“The fact is, it’s getting harder and harder to get the word out about anything new, especially novels,” says M. Christian, whose biography includes over 400 short story sales, nine author collections, the editing of 25 anthologies, and six previous novels. “Is it no surprise that writers are having to resort to obvious stunts to try and get their work noticed?”
Though Finger’s Breadth – described as a gay erotic science fiction horror thriller – has garnered respectable reviews, Christian says that it has yet to gain the notoriety he believes it deserves.
“Even with Zee at Firepages saying ‘Finger’s Breadth has a way of getting under your skin and sending chills to your bones in both a terrifying and arousing kind of way. Finger’s Breadth is not a story; it is an experience I highly recommend,’ it’s been too damned hard to get word out about the book.
Christian points out other reviewers who, apparently, have also found the book to be superb: “I’ve got Lisabet Sarai, who says ‘If you’re looking for an easy, sunny, sexy book with a happy ending, don’t pick up Finger’s Breadth. If, on the other hand, you want a scary but enlightening ride through the twisted labyrinth of the human psyche, I highly recommend this book,’ and the Circlet Press calling it ‘…one of the most psychologically astute erotic novels since Leopold von Sacher-Masoch’s Venus in Furs, and it deserves to be just as widely read,’ and even science fiction author Ernest Hogan, who calls it ‘a world of crime, out-of-control passions, mutilation, and madness. Terms like noir and hardboiled don’t quite fit – this is more like ultraviolet, the invisible light that makes the scorpions glow in the dark.'”
As for what the novel is actually about, Christian says that the book’s description as erotic, nightmarish, fascinating, disturbing, intriguing, haunting, you have never read a book like Finger’s Breadth is actually pretty accurate – if a little vague: “There are far too many scary books and movies about serial killers, psychos, nasty supernatural forces … but all of that, to me, is just too removed. It’s far too easy to be able to say it’s a matter of them – or him – and us: but the real horror I’ve always felt, and tried to explore in Finger’s Breadth is that the real horror is human nature itself. That, given the right set of circumstances, otherwise good people can have their minds, and most of all their desires, turned inside out.”
And so to try and get the word out about what he feels to be his best novel yet, the reclusive author says that he is willing to step into the light with his most audacious publicity plan ever: to lop off one of his own fingertips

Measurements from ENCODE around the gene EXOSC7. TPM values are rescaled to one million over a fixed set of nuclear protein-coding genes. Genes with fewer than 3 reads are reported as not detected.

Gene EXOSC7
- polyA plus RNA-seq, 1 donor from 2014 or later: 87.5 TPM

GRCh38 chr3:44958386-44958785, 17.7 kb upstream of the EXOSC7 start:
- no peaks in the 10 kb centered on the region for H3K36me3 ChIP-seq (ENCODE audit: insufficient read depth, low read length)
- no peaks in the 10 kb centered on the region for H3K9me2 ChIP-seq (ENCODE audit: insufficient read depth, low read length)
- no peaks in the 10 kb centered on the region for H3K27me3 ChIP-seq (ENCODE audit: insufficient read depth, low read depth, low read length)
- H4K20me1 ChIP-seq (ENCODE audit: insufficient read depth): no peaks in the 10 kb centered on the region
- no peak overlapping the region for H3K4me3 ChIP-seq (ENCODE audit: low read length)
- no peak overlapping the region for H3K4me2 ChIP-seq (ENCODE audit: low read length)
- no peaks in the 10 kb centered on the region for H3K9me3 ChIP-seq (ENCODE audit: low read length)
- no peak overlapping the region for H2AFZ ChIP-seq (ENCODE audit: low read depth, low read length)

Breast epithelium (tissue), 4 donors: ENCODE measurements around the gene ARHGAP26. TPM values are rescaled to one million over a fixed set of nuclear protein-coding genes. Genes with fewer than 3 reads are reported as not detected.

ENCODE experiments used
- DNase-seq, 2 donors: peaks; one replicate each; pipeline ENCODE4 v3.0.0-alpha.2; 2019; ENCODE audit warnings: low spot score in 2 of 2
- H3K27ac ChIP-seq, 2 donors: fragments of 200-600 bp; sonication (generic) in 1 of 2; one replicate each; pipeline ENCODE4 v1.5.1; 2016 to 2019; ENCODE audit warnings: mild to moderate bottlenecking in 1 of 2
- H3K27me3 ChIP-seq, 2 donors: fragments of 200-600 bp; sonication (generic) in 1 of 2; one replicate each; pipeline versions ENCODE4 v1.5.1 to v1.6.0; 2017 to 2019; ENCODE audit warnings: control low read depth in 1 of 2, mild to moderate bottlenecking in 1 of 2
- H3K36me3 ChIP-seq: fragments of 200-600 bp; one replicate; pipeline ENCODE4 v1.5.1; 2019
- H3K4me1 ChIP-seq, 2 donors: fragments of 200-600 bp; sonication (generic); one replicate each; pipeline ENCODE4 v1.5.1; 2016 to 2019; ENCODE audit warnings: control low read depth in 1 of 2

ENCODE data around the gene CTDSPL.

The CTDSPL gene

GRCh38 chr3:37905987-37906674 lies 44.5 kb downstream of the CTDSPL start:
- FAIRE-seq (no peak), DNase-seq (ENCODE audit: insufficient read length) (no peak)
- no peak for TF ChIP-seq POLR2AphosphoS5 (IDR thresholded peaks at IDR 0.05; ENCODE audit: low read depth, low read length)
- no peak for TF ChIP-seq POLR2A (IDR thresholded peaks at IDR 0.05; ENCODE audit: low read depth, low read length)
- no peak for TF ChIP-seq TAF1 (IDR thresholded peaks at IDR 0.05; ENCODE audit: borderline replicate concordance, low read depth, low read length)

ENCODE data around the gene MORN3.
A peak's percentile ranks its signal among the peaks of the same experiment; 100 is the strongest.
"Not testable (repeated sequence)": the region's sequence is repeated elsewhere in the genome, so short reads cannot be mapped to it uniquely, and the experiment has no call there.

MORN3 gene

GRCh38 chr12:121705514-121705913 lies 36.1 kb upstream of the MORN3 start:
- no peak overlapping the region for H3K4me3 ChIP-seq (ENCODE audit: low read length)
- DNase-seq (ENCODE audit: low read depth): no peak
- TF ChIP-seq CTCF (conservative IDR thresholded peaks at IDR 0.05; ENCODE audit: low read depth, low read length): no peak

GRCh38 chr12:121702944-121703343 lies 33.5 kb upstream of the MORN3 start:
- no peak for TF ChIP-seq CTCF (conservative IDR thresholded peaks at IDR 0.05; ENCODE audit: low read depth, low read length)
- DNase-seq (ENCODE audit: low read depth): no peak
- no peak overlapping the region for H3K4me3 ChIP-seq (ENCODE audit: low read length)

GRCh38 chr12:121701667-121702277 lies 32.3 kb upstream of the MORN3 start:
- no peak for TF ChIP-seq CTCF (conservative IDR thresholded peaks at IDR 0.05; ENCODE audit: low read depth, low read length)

“Okay, my track record for honesty isn’t the best … I’m the first to admit that,” Christian says about his planned amputation. “The whole ‘stolen identity’ campaign around Me2 [his previous novel] was lost on more than a few people. Never mind that it worked and the book sold like hotcakes. But this time I’m totally, completely, absolutely, honest: I really want people to read Finger’s Breadth … and if it takes lopping off the tip of my little finger then I’m gonna do it,” he says.
When asked if the planned amputation is simply a publicity stunt, Christian responded with faux outrage: “A stunt? A STUNT?! Of course it’s a publicity stunt … these days writers have to be creative and, let’s be honest here, more than a bit outrageous if they are going to get noticed. The book’s about a mysterious figure cutting off the tips of little fingers in a near-future noir San Francisco so a pretend self-amputation is just too damned perfect!”
In answer to his admission that the whole thing is nothing but a publicity-seeking prank, Christian shook his head: “That’s not to say that it still won’t happen; they say that a good writer has at least a few good books in them, so if a finger is all it takes to get the word out about this novel … well, I have 19 more fingers and toes to go. Seems like a small price to pay.”
M. Christian can be reached at email@example.com or firstname.lastname@example.org. His website is http://www.mchristian.com
To receive a review copy of Finger’s Breadth send an email to email@example.com.
More Finger’s Breadth reviews:
It is not that hard to come up with an idea that can be turned into a horror story and that is why horror has been part of the folklore of America and why these stories are so popular on camp-outs as we sit around a campfire. To successfully do this, we need a combination of characters and plot but more important than all else is a novel way to relate the story. For me that is the definition of M. Christian. This book is unlike anything I have read before and I suspect that it will stay with me for quite a while.
– Amos Lassen, reviewer
Finger’s Breadth creates a vivid portrait of a community torn apart by suspicion, where the thrills of hot, anonymous sex go hand in mutilated hand with the chill of fear, and no one is entirely what they seem. M. Christian skillfully mixes a dark, potent cocktail of lust, longing, paranoia and an overwhelming need for acceptance…
– Liz Coldwell, author of Take Your Slave To Work
To be effective, the act of literary intercourse between horror and erotica should be deeply unsettling. It should leave the reader feeling uncomfortable, overwhelmed by equal parts dread and anticipation. M. Christian understands this better than most, weaving a tale that permits the reader but a finger’s breadth of space between fear and arousal. His deft control of the story makes us feel the blade, but it’s his subtle manipulation of our emotions that makes us want the cut.